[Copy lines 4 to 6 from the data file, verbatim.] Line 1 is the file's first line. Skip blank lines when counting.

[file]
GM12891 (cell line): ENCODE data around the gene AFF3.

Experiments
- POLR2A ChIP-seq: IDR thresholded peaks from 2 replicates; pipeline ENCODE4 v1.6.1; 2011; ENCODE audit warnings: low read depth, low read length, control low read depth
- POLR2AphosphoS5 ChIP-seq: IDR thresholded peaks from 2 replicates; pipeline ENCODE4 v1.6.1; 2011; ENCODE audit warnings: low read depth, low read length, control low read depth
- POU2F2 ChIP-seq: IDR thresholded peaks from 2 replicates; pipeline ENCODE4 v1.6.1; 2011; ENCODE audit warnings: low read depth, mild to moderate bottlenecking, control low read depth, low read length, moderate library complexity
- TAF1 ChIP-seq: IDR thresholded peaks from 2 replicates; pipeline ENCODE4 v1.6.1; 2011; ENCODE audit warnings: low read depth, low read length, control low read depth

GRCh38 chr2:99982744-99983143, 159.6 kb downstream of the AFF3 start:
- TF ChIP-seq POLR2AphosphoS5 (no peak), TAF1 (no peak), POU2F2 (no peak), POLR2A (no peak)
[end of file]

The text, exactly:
- POLR2AphosphoS5 ChIP-seq: IDR thresholded peaks from 2 replicates; pipeline ENCODE4 v1.6.1; 2011; ENCODE audit warnings: low read depth, low read length, control low read depth
- POU2F2 ChIP-seq: IDR thresholded peaks from 2 replicates; pipeline ENCODE4 v1.6.1; 2011; ENCODE audit warnings: low read depth, mild to moderate bottlenecking, control low read depth, low read length, moderate library complexity
- TAF1 ChIP-seq: IDR thresholded peaks from 2 replicates; pipeline ENCODE4 v1.6.1; 2011; ENCODE audit warnings: low read depth, low read length, control low read depth